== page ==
My baby boy is two
Here' are my two favorite people ...
Shelby and Coop (Coop was just a month old)
How two years could by so fast is beyond me. It really feels like it was yesterday that I was at the hospital giving birth to the world’s sweetest, most precious baby boy. But it has been two years. And he is suddenly a big boy. He has a budding vocabulary. He has his own ideas. He runs around. He plays with Legos. He mimics everything his sister does. He loves to be outside. And he’s firmly planted himself in the heart of his mama. He loves his family and we love him. Happy second birthday our sweet Coop. You mean the world to us.
In honor of Coop’s birthday … I think it’s time to tell the story of his birthday. I meant to write his story two years ago, but it just never happened.
Even the squeamish can read. There is no blood and guts. No detailed explanation of my lady parts. Coop’s birth story isn’t really about that.
My boy on his birth day.
Originally Cooper’s birth story was going to be quite uneventful, possibly dull. At my 38 week appointment I complained to my doctor how uncomfortable I was. I had already started dilating and she said, “If you want, we can schedule an induction for next Saturday when you’re exactly 39 weeks.” I didn’t hesitate, “Yes. Yes. PLEASE!” And so I was scheduled to be induced on Saturday, April 4, which incidentally would have been my Grandpa’s 88th birthday.
That last week of pregnancy felt like the longest week ever. When Saturday came around, I got up super early so I could soak in the tub before we had to be at the hospital at 6:30 a.m. While soaking, I felt a rush of water … guess what? My water broke. I started contracting … I guess my body decided to get to work since the doctor was going to induce anyway! We headed over to the hospital and got stuck in the waiting room, since an emergency C-section had come in about the same time. Eventually I made it to a room around 10 a.m.
So, just like the March Madness is going on right now, it was going on this time two years ago. Mike was in a pool at the Las Vegas Review-Journal. We had been watching the games closely and the day Cooper was born was no different. Mike was hoping Michigan would lose its game that day, in order to push him to the top of the pool. Imagine Mike’s disgust when our OB walked in the room wearing a Michigan shirt. We had no idea she did her undergrad there and was rooting for Michigan. After some playful ribbing between Mike and Dr. Schalk, she started my on Pitocin … and the waiting began.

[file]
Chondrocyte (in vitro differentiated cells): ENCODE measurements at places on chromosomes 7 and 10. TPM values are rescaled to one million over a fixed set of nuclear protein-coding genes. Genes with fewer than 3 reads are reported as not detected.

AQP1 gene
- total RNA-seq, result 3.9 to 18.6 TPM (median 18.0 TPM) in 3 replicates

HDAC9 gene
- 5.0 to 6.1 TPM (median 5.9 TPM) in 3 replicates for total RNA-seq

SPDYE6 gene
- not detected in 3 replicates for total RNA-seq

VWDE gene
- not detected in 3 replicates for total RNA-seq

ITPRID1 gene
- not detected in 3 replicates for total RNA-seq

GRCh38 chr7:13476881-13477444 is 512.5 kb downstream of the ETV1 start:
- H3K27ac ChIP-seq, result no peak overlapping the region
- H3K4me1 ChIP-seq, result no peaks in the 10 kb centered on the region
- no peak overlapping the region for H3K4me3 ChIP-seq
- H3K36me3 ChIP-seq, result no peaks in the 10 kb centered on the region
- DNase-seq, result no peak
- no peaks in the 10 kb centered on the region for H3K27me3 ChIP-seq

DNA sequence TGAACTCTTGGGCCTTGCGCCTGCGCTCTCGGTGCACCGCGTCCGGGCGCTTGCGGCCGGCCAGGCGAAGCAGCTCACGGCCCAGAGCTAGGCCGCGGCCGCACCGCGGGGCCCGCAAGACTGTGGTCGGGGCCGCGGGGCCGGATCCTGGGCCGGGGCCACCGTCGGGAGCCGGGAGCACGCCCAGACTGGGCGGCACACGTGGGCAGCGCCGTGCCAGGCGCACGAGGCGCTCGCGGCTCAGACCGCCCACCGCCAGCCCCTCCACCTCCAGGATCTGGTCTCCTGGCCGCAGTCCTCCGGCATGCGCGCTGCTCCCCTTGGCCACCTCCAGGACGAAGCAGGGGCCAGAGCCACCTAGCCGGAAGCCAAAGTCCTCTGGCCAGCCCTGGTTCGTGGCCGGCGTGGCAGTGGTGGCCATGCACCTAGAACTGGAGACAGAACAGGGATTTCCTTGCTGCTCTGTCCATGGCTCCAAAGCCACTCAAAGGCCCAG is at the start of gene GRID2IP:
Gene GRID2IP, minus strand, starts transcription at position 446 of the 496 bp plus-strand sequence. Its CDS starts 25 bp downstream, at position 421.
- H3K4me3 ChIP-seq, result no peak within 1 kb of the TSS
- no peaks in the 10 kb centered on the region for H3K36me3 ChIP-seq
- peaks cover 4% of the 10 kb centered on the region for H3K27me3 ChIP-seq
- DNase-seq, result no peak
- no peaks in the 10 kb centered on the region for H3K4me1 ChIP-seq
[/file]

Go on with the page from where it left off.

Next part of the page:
Dr. Schalk went home to watch the March Madness games from the comfort of her own home, while we watched the games from my hospital room. For the first few hours though the contractions were strong and regular, but they were bearable. I didn’t want an epidural. I wanted to try to make it through the whole birth drug free. When in labor with Shelby, I had a horrible experience with my epidural. The anesthesiologist couldn’t get the needle in and after a lot of poking; it only slightly numbed one side. I seriously had more pain from the epidural that the actual birth. And my lower back was bruised and ached for weeks after Shelby was born.
The anesthesiologist at Tucson Medical Center assured me he’d do a better job, so when the pain was really unbearable, I gave in and got an epidural. At that point I felt great. I snoozed a bit. Mike and I chatted. We watched basketball. It was a million times better than the first epidural I had.
Around 5 p.m. I felt the urge to push. I knew it was time. A nurse checked me and sure enough I was fully dilated. However, the Michigan game was in its final 2 minutes. And when the nurses called my doctor she said, “Do you think she can wait until the game is over?”
“Can I not push? Can I wait to have this baby? Umm, I guess so?”
“I’ll be there in, like, two minutes. As soon as the game ends,” Dr. Schalk assured us.
The entire nursing staff crowded in my room and we watched the last two minutes of the game. But the last two minutes of a televised basketball game doesn’t last two minutes. It lasts forever. Still I didn’t push. I waited. I wanted to push. But I didn’t.
If you’ve had a baby, then you know it’s time to push … it’s time to push. Pre-baby someone told me this and I thought it was a load of crap. But then when laboring with Shelb and then with Coop I did indeed know. And here I was trying to suppress the urge to push.
Michigan beat UConn. The score was 82 to 73. And just like she promised, Dr. Schalk was back at the hospital moments after the game ended and at the end of the bed coaching me through a few pushes before Cooper made his grand arrival.
During those final pushes, my mother-in-law walked in the room. This wasn’t planned, just like not pushing wasn’t planned. In fact, I wanted no one but Mike there. But since I was in the middle of pushing I didn’t protest. I couldn’t. I was pretty much focusing all my energy on pushing. I was done and just wanted Coop out. But in my head I did think “Really? Why must my mother-in-law be in this room, at my feet, staring at my lady parts as baby is coming out of it?” Do you see why I might not want this? Well, for the rest of my life I will carry this memory with me and know that my mother-in-law has seen my lady parts. Not something you plan for and certainly not something you hope for.
Mike still won the R-J pool that year. And Cooper Rex Edward (or just Coop as we call him) has become the light of our lives.
Chubba Bubba at about 8 months old.
Cooper spent his first birthday in the hospital. It was so sad to see our
little guy so sick and miserable.
Cooper, April 3 2010, being moved from the emergency room to his hospital room. So much has changed in just a year.
Cooper now ... with mohawk